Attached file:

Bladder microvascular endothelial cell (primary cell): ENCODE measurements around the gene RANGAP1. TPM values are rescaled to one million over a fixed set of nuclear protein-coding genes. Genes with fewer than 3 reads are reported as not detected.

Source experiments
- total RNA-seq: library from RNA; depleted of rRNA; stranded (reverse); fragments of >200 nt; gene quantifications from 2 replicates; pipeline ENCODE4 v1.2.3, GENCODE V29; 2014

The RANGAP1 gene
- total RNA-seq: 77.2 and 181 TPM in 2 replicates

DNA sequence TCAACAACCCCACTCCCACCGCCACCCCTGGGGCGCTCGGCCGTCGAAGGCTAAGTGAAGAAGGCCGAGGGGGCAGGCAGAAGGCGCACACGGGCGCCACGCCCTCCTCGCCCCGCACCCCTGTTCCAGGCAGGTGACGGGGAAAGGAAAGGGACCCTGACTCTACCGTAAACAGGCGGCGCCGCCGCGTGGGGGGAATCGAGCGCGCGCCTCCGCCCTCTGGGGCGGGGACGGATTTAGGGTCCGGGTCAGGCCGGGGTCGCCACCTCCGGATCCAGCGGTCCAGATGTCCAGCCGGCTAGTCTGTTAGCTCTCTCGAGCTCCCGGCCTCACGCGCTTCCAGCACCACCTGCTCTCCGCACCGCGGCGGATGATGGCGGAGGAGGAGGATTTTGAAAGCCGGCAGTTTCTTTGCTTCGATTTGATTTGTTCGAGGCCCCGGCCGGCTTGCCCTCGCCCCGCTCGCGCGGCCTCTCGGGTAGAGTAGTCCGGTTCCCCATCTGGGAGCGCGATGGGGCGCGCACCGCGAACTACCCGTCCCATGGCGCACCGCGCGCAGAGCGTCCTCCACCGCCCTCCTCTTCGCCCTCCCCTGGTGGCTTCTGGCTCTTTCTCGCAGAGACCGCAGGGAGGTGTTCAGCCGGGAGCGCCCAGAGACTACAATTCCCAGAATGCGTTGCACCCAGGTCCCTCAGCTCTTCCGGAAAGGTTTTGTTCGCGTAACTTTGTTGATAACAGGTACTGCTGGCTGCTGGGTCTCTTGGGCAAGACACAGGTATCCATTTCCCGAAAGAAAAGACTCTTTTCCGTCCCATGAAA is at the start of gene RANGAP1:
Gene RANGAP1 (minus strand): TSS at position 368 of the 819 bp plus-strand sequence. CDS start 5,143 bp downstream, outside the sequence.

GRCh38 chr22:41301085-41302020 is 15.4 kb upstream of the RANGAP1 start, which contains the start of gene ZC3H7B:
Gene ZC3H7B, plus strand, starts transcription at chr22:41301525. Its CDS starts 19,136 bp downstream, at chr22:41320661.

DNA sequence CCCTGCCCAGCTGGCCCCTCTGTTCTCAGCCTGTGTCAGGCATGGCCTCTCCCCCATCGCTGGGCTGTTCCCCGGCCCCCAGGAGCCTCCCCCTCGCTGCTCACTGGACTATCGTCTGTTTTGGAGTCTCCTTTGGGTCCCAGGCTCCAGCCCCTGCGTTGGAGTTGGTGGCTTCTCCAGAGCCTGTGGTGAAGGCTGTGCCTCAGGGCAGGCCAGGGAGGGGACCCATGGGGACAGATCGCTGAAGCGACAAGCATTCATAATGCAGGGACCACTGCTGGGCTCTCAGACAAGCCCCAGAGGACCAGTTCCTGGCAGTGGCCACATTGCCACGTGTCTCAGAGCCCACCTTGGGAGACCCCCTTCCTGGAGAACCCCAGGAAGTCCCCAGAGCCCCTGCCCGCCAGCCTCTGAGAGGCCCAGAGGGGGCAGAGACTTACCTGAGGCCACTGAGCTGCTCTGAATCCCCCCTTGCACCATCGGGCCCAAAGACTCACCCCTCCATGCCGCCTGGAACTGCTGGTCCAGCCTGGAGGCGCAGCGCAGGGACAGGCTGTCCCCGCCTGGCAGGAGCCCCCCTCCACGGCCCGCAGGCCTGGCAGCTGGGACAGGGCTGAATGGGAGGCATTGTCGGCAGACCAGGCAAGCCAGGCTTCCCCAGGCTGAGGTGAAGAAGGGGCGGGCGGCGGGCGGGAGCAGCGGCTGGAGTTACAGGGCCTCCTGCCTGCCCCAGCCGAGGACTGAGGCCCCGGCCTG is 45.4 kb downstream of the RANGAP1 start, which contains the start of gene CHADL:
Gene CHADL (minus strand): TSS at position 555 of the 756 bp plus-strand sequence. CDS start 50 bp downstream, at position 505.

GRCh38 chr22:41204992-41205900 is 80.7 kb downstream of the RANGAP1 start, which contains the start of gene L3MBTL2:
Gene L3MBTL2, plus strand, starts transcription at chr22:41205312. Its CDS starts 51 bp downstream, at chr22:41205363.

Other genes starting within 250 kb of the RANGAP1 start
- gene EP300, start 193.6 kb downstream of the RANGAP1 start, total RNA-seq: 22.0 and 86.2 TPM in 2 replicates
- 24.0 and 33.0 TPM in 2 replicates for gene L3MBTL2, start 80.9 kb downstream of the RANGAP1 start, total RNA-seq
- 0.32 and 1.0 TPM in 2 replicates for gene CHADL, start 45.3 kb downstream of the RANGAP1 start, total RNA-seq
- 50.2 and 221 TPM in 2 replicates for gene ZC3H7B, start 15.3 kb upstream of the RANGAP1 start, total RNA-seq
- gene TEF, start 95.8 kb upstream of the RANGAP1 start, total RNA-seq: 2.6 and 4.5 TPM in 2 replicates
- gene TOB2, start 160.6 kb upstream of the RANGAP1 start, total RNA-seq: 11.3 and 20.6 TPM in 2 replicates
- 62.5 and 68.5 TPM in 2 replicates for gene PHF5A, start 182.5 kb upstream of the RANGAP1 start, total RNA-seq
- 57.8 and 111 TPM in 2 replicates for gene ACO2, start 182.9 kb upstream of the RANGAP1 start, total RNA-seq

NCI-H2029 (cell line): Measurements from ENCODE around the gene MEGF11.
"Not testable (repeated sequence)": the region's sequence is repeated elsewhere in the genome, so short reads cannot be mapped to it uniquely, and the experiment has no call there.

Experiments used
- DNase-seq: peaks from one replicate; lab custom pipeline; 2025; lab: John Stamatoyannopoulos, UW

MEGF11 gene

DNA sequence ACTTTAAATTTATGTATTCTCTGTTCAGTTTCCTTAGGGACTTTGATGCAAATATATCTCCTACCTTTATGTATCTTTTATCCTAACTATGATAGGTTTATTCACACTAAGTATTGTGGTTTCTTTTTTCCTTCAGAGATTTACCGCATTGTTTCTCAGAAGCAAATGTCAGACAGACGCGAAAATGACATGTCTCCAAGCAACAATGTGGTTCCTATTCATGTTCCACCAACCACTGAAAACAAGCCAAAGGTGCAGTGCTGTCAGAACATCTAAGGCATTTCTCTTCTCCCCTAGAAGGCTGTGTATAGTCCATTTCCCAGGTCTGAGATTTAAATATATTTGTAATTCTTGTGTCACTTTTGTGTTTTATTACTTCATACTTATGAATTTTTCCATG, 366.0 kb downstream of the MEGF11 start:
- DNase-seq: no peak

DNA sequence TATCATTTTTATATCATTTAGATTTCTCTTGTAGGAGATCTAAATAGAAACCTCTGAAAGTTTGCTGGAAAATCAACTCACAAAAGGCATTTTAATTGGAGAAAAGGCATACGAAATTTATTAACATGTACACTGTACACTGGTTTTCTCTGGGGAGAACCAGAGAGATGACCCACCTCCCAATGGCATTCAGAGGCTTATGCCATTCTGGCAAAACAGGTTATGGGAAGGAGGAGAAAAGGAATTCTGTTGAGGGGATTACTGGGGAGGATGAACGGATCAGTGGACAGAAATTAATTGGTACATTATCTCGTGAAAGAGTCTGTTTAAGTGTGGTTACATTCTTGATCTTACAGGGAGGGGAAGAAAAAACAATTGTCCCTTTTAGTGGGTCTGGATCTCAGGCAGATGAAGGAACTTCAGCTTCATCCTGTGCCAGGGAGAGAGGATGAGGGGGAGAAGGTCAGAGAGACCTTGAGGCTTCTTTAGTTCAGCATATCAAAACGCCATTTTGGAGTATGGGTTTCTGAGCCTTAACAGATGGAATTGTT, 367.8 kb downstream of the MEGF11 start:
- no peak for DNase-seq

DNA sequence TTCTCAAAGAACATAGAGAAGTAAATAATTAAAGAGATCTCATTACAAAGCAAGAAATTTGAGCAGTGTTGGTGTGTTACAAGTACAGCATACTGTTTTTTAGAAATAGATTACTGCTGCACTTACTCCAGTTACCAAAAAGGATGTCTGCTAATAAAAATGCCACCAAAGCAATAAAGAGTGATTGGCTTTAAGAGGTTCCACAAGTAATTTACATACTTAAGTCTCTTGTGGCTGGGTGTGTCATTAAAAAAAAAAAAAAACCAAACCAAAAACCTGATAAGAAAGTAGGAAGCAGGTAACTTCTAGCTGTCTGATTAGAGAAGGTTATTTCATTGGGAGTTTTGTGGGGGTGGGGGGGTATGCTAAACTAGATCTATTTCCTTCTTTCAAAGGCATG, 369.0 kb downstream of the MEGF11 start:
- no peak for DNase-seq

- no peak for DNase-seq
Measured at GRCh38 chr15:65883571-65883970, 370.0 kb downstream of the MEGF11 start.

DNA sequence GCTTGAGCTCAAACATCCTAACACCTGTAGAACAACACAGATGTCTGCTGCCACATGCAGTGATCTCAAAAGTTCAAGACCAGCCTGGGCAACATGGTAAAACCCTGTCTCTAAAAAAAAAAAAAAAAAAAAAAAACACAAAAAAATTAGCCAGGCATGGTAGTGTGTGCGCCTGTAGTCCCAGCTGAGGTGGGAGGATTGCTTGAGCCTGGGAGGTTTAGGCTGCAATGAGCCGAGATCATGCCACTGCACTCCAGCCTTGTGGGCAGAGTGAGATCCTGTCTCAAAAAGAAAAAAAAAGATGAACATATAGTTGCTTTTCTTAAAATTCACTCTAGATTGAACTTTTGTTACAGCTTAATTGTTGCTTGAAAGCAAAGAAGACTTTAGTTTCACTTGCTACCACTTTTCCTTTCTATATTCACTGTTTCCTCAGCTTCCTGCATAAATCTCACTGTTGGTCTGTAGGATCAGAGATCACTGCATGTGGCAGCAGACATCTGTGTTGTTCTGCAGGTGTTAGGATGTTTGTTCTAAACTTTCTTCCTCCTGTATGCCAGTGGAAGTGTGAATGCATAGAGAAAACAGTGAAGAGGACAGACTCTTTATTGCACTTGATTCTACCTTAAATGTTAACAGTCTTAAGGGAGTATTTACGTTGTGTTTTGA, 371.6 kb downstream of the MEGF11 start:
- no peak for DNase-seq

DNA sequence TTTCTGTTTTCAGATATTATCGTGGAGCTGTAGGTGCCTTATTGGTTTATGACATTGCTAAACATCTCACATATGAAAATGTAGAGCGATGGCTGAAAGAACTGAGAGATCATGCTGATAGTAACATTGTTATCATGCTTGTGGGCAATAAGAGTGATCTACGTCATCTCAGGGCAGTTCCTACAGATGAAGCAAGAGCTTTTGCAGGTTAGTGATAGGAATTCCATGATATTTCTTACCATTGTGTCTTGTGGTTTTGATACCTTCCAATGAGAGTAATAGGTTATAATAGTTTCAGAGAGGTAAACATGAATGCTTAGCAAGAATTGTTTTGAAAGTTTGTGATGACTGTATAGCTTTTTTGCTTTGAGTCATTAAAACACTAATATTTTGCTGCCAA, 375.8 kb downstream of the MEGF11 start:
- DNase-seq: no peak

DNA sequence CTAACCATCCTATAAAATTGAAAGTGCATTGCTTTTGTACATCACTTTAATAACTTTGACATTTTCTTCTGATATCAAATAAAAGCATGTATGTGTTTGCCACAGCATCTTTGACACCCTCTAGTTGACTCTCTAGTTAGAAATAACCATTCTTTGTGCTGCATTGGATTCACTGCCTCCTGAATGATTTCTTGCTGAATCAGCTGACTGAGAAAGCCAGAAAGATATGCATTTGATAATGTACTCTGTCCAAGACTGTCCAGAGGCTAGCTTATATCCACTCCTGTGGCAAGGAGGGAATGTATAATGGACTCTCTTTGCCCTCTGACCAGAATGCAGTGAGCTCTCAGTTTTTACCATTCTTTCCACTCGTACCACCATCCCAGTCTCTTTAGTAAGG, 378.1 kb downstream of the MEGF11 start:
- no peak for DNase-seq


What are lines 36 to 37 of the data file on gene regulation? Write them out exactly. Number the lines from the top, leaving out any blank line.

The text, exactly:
DNA sequence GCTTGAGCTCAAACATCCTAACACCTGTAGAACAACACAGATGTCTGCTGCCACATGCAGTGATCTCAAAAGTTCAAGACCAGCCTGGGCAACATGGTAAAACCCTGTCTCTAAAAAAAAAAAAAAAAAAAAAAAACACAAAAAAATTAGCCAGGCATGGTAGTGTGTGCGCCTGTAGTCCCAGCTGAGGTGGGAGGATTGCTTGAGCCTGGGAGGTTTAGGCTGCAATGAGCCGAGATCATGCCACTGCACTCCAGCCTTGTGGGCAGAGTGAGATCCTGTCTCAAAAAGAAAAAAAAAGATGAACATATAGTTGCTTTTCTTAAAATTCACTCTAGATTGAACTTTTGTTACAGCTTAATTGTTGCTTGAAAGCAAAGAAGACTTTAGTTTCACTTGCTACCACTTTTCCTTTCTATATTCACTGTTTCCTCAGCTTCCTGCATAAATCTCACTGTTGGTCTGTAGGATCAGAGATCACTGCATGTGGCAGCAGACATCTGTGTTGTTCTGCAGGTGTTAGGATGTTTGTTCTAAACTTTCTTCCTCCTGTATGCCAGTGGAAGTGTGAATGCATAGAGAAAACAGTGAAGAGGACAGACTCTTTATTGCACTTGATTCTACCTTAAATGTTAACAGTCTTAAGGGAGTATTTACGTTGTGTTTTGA, 371.6 kb downstream of the MEGF11 start:
- no peak for DNase-seq